Stephanie Dotto – I’m trying to knock a few books that have been living on my personal reading list for years.  Some of these include ‘The Diagnosis’ by Alan Lightman (a physicist turned novelist who writes some pretty spectacular stuff) and ‘Wonder Boys’ by Michael Chabon (It’s a book about writers, which is always fun to read when you are going through the process yourself).

A special thanks to Adam Baron, Jonathan Barnes and Dr. James Miller for their recommendations. We sincerely hope you find the time to get lost in a book by the fire or at least pressed up against the radiator.

Safe travels to everyone and Happy Holidays. 

Recommended Summer Reading: A Booklist from Jonathan Barnes

InterviewsSummer is here at last! Words, Pauses, Noises suggests that the best way to spend a lazy summer afternoon is with a good book. One of our students, Jasmine, asked Kingston University’s writer-in-residence Jonathan Barnes for his recommendations on books to read this summer. He gave us a great list of some of his favourites as well as those he’ll be reading over the holidays. So, pull out those deck chairs, grab a cool drink, and get outside for some sunshine with a good book!

Jonathan Barnes’ Summer Reading Recommendations

I have been reading a lot for review lately so it will be an enjoyable break over the summer to experience some fiction purely for pleasure. However, books that I’ve read and written about lately which I would also recommend include Julian “no relation” Barnes’ memoir Levels of Life – heart-breaking in its candour; unflinching in its depiction of an almost unbearable grief – and Patrick McGrath’s deft, stylish Constance. McGrath is one of our most underrated novelists – I’ve been a fan ever since the early works: his short story collection, Blood and Water, his first novel, The Grotesque – and his latest, about a brittle, troubled young woman in 1960s Manhattan, is as elegant and subtly potent as I’d expected. I’ve also written a short piece on the new edition of J B Priestley’s 1927 classic, Benighted (filmed twice as The Old Dark House) which remains, almost a century after it was written, chillingly effective. His description of some primal evil which might lie behind even the most tawdry of domestic horrors is unforgettable: “his mind… found an opposing presence, an enemy… a density of evil, something gigantic, ancient but enduring… it was working everywhere, in the mirk of rain outside, here in the rotting corners, and without end, in the black between the stars”.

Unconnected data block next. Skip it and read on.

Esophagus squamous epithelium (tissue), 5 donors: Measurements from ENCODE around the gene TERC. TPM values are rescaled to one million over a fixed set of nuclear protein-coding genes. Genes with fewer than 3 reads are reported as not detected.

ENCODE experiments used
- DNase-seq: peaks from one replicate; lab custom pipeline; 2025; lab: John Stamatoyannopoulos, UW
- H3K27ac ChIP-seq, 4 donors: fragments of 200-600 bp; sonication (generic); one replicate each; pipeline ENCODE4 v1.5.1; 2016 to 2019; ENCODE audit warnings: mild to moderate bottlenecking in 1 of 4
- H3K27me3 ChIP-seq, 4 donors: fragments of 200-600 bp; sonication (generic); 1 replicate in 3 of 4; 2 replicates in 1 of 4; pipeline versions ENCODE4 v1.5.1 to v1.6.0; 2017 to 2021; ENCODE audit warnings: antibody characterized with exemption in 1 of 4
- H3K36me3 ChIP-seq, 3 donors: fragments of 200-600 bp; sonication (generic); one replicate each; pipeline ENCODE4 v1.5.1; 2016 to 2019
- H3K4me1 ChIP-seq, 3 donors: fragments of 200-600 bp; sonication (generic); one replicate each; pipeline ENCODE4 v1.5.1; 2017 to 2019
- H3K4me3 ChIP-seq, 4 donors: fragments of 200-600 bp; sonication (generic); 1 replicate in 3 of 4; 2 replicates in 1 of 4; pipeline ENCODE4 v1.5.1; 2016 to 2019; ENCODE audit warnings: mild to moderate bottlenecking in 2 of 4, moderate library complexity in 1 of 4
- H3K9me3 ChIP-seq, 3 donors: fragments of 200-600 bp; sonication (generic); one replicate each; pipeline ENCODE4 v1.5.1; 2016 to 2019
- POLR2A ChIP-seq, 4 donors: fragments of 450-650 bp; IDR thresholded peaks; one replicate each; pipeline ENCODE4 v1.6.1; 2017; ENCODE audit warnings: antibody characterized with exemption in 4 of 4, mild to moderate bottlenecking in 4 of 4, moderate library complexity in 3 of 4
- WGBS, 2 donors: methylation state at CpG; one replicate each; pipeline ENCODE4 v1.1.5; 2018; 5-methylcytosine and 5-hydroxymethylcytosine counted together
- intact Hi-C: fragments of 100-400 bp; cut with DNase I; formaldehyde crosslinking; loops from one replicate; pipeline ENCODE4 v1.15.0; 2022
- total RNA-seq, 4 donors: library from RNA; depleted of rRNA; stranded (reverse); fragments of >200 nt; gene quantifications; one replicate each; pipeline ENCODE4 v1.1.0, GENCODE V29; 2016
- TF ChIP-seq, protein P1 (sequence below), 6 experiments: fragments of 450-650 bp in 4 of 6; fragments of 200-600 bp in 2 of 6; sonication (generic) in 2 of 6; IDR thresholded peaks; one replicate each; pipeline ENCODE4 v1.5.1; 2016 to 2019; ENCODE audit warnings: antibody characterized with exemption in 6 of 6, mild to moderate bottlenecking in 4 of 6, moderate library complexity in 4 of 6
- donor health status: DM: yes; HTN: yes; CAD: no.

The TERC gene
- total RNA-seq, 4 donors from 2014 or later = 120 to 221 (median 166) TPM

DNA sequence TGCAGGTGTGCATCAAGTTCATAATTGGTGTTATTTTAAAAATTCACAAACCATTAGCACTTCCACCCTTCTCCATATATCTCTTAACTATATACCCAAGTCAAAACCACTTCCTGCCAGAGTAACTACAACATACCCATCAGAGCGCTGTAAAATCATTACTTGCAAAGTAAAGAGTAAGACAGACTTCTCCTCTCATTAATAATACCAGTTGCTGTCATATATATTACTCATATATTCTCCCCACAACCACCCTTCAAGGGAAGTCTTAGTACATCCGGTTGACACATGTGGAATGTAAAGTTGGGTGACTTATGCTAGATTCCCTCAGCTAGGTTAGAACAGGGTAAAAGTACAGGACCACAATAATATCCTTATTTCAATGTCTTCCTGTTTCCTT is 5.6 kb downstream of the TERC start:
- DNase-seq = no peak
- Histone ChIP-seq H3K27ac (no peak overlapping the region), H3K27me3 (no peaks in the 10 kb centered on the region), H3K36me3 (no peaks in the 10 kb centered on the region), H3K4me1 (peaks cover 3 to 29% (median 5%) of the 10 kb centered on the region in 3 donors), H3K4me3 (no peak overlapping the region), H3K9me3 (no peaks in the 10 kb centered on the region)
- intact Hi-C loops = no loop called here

When going away for the summer, my suitcase often strains towards the upper limit of the baggage allowance due to the volume of books that I’ve crammed into it. This year, I’ll be bringing (for review) the late Iain Banks’ last novel, The Quarry. For research purposes I’ll have with me Arthur Conan Doyle’s Tales of Unease and that strange, ghost-written nineteenth-century text Awful Disclosures, composed, supposedly, by the wronged nun “Maria Monk”. For sheer fun I’ll be taking two books that I’ve never read but which have been on my list for a while: Julian Maclaren-Ross’ novel Of Love and Hunger and F Scott Fitzgerald’s Collected Short Stories. I’ll also have with me – and for this, I make no apology whatever – Stephen King’s splendid-looking new novella, Joyland.

Next Sunday, join Words, Pauses, Noises for more original content to help make summer a little bit sunnier.